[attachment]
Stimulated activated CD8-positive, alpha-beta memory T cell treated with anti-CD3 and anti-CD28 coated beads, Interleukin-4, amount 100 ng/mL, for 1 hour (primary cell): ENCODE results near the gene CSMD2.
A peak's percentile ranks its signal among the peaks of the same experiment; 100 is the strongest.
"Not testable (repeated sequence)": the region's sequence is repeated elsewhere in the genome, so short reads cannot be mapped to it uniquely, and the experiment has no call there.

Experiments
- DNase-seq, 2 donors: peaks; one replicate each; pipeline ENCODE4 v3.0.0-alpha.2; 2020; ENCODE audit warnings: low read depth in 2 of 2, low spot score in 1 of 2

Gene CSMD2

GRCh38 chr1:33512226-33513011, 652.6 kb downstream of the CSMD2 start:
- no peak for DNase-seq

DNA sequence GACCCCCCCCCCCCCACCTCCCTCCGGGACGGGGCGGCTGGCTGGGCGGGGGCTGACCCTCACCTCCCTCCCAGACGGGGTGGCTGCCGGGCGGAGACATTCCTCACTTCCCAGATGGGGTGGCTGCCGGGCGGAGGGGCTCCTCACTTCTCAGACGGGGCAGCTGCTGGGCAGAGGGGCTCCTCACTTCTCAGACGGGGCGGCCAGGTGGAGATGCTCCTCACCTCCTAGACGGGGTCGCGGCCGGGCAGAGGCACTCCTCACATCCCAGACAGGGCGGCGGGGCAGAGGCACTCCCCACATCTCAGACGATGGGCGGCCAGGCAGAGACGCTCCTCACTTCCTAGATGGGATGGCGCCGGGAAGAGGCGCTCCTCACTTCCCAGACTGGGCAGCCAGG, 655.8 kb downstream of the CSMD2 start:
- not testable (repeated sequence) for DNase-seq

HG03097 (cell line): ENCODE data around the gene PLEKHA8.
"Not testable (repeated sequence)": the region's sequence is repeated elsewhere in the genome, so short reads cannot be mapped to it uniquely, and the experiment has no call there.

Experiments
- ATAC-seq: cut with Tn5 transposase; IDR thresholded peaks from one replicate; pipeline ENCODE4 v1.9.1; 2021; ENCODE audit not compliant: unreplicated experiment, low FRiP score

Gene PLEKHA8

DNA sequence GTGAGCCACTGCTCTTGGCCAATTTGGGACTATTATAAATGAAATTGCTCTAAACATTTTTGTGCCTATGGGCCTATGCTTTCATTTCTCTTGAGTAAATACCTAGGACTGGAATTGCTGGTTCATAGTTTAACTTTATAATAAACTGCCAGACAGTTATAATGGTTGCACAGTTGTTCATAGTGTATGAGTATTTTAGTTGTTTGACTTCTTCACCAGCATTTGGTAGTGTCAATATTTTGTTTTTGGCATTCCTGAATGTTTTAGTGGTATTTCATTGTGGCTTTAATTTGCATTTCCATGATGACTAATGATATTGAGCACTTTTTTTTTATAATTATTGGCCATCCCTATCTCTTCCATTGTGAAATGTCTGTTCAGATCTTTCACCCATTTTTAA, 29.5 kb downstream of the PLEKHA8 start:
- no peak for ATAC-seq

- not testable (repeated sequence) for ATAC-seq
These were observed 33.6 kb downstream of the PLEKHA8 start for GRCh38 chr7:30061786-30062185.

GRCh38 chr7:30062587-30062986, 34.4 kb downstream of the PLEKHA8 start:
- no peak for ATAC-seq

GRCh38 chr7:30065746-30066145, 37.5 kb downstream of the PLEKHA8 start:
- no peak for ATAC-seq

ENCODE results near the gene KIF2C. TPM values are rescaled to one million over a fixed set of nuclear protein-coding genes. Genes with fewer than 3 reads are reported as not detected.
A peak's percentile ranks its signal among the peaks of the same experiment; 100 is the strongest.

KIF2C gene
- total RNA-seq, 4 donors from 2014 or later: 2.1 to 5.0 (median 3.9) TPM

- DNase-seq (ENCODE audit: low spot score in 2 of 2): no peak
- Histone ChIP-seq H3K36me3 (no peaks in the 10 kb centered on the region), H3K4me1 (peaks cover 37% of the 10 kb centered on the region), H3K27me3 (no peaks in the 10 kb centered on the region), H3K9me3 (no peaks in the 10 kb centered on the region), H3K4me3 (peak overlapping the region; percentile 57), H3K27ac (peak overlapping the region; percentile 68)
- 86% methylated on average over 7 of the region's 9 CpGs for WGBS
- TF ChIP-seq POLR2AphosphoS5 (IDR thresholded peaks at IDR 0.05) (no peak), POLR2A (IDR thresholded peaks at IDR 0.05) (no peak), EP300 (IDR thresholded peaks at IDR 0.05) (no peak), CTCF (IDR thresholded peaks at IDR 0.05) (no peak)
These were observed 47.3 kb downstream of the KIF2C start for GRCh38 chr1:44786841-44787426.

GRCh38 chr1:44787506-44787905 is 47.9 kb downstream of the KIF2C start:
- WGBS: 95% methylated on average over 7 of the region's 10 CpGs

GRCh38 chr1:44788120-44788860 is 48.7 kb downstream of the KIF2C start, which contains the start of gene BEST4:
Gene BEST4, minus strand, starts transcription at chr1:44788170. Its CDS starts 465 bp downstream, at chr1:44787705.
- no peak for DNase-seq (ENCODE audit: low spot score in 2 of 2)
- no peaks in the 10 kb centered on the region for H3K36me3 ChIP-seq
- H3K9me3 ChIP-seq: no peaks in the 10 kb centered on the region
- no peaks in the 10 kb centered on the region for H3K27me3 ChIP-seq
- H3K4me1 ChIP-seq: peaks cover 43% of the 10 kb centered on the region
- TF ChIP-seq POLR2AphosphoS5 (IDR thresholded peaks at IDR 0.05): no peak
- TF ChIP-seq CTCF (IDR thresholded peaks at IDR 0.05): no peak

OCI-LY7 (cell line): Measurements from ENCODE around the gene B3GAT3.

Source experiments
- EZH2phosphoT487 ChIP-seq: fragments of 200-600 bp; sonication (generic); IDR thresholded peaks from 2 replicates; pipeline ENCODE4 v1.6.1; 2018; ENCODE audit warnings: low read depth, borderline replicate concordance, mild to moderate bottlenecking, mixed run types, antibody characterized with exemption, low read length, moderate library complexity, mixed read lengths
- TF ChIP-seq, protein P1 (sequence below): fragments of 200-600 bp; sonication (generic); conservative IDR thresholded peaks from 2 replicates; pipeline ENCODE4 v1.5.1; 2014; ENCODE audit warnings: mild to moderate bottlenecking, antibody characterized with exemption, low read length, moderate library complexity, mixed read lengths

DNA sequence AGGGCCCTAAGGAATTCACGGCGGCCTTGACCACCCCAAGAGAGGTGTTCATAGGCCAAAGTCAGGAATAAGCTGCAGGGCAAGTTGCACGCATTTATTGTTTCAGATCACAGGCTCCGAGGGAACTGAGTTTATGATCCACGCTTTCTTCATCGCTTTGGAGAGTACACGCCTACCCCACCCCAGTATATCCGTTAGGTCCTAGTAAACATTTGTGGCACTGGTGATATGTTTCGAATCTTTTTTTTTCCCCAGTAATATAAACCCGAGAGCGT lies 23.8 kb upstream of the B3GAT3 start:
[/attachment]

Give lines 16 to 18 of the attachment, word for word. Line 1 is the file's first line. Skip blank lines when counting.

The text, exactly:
DNA sequence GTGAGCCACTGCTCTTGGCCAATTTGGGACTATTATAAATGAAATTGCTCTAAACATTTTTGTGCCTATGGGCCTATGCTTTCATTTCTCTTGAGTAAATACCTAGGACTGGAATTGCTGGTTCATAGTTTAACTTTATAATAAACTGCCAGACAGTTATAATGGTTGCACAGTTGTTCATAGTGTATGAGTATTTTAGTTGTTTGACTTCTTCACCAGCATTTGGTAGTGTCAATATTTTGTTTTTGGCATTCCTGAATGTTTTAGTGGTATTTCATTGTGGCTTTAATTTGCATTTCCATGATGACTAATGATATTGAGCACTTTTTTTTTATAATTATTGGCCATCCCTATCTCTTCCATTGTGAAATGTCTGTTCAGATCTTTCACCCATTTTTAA, 29.5 kb downstream of the PLEKHA8 start:
- no peak for ATAC-seq

- not testable (repeated sequence) for ATAC-seq